Would a Soccer Heading Ban End Traumatic Brain Injuries?

A recent article in The New York Times asked whether a ban on heading in kids’ soccer games might prevent traumatic brain injuries (TBIs) altogether. While parents across the country would like to see changes to the sport that make it safer for children and teens, a heading ban might not be the answer to the problem. Although some advocates argue that “ridding youth soccer of heading . . . would virtually rid the sport of severe head injuries,” medical experts suggest this likely isn’t the case at all.578570787_d8b82bef46

Relationship Between Heading and Head Trauma

In response to safety advocates’ arguments that youth soccer should ban heading, Dawn Comstock, an associate professor of public health at the University of Colorado, decided to undertake a study on the relationship between heading and head trauma. They ultimately published their findings in JAMA Pediatrics, but their research began with the National High School Sports-Related Injury Surveillance Study. This is an online database that Dr. Comstock administers, and it collects reports from across the country.

The database primarily contains information supplied by athletic trainers, who “enter information about how and when an injury occurs, during a practice or a game, for instance; what symptoms the athlete experiences; and how long it takes him or her to return to place.” Injuries from nearly all varsity sports, both for boys and girls, are covered by the database. As such, soccer injuries make up a significant portion of the information. Comstock pulled data for soccer-related injuries that occurred between 2005 and 2014 for a total of about three million samples.

Before the researchers could begin exploring the links between head injuries and the practice of heading the ball, another statistic jumped out: “concussions related to soccer are clearly on the rise.” Comstock and her colleagues determined that “the rate of head injuries among male and female high school players increased substantially throughout the years in question.” Yet heading was not the primary cause of those TBIs reported.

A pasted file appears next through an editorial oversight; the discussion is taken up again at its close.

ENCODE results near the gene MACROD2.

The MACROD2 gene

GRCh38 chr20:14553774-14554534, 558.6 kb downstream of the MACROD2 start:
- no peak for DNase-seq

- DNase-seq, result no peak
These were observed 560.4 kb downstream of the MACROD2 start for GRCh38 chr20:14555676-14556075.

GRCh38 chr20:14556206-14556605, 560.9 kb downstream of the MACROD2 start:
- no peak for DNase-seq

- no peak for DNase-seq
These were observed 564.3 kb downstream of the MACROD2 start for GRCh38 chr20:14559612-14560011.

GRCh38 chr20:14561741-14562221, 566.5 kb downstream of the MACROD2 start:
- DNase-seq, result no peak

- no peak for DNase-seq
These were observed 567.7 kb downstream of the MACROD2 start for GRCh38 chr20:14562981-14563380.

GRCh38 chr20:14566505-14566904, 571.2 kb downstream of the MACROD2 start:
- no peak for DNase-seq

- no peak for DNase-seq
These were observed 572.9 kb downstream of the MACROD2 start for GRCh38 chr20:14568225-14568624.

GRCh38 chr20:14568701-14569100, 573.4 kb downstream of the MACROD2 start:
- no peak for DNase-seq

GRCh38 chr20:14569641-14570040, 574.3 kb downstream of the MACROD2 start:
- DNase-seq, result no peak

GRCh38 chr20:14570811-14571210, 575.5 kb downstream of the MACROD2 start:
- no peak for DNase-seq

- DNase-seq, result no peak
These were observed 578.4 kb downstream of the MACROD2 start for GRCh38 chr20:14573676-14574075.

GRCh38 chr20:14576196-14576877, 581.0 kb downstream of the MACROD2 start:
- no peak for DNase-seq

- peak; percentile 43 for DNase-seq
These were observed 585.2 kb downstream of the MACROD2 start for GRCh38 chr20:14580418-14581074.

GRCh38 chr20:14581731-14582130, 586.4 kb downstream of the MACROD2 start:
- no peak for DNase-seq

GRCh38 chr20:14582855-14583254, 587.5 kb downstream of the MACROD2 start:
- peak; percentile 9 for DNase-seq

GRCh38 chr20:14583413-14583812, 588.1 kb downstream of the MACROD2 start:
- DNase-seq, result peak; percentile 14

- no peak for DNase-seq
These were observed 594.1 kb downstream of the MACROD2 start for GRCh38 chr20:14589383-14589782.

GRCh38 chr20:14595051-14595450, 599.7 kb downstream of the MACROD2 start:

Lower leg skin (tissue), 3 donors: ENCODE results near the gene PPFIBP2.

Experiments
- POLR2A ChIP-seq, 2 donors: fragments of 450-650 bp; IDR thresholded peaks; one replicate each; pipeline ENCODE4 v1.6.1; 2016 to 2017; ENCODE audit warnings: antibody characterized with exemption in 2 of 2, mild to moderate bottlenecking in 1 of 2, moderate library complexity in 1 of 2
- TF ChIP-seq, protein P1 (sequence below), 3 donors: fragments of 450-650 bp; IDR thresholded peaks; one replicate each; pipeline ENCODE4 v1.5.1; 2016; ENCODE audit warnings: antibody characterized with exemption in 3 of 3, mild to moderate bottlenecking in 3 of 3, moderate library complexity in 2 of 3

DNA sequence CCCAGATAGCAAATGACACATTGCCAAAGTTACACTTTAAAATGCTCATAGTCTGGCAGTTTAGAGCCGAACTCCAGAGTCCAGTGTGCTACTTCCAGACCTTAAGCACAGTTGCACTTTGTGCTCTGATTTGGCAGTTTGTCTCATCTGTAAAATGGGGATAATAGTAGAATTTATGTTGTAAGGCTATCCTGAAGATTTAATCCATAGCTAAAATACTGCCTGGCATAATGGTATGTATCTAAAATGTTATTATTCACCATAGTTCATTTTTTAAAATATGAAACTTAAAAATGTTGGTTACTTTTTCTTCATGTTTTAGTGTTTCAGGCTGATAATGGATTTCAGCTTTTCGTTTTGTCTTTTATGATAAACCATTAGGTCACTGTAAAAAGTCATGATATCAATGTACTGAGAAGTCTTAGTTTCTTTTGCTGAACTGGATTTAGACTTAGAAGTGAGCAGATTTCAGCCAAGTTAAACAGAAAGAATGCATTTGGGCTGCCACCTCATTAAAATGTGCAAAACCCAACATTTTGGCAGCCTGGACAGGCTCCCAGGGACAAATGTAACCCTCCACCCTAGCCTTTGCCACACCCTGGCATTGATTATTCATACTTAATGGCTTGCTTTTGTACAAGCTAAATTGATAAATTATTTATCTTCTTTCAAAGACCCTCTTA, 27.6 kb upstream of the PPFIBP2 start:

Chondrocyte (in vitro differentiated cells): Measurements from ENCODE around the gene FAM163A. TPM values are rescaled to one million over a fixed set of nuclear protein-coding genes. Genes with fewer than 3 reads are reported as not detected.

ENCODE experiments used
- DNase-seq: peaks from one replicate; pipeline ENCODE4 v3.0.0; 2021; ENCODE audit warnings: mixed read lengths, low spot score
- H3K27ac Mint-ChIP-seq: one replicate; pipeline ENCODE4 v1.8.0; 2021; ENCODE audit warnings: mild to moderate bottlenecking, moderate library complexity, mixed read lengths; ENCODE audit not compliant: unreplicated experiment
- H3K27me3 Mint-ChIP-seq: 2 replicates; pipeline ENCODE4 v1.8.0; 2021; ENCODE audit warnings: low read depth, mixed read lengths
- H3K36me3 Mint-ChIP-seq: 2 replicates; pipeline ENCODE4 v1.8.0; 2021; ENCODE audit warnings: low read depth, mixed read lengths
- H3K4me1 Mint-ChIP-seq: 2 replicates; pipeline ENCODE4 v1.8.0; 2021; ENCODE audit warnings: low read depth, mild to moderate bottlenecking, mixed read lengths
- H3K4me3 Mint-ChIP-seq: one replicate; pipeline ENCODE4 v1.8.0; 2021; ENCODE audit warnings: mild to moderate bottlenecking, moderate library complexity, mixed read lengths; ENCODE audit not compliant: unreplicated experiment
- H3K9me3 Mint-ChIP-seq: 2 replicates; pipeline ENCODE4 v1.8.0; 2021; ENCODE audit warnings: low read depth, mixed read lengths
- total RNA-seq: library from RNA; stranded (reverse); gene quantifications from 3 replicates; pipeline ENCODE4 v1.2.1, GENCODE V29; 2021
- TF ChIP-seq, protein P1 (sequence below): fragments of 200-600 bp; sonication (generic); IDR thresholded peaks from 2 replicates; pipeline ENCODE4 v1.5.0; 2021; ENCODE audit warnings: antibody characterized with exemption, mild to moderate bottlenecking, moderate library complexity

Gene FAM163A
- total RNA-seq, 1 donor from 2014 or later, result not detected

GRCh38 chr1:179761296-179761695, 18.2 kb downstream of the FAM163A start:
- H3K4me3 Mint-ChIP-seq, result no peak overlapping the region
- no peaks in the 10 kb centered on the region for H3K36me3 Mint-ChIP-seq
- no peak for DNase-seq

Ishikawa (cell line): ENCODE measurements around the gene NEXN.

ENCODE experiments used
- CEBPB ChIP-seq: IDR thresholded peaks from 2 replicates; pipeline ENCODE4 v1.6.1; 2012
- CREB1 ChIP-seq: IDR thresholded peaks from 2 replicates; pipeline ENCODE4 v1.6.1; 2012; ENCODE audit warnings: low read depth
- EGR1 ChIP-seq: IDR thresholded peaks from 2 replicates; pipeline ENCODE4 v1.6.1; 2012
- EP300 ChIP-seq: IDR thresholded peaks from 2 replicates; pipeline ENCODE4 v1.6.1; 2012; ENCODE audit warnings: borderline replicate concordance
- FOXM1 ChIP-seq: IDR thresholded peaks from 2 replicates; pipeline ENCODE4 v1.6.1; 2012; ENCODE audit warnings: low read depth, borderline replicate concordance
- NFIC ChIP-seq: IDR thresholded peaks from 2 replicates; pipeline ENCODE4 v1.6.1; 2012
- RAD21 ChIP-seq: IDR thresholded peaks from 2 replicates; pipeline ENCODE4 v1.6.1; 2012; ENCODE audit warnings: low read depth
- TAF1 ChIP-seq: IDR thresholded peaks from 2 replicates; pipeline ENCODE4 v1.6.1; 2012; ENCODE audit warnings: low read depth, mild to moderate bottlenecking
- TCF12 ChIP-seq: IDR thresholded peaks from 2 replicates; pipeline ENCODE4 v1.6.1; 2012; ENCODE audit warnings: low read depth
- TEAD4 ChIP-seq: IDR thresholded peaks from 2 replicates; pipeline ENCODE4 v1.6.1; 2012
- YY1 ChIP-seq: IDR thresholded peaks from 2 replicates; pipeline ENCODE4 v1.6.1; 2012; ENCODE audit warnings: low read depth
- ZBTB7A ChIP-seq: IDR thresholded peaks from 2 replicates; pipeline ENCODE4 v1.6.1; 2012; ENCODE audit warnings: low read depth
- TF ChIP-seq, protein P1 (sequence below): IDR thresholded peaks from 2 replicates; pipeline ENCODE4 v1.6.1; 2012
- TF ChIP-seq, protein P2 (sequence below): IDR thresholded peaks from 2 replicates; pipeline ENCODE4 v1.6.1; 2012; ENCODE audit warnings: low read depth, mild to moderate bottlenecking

Dangers of Player-to-Player Contact

Instead of learning that heading the ball caused serious concussions among soccer players, the researchers found instead that “the overwhelming majority of concussions resulted from player-to-player contact, especially among boys.” Indeed, about 70 percent of reported concussions in boys’ soccer resulted from player collisions. When it comes to girls’ soccer, 51 percent of head injuries occurred because players collided.

It’s not that heading doesn’t play a role in soccer injuries. The data showed that heading was involved in a little more than 30 percent of boys’ soccer concussions and about 25 percent of girls’ soccer head traumas. But in general, heading wasn’t cited as the sole cause of the injury. Rather, those injuries in which heading was a factor also involved player collisions, “and it was the contact that typically caused the concussion . . . not the heading,” according to the researchers.

How often is heading to blame for a concussion? Dr. Comstock determined that, in boys’ soccer, heading causes less than 17 percent of all reported concussions. In girls’ soccer, less than one-third of all reported TBIs result from heading. Thus, Dr. Comstock concluded that banning heading in youth soccer “would reduce the number of concussions . . .but not nearly as much as people think it would.”

If your child suffered a concussion or other head injury while playing soccer, you should discuss your case with an experienced San Diego brain injury attorney. An advocate at the Walton Law Firm can answer your questions today.

Photo Credit: zachstern via Compfight cc

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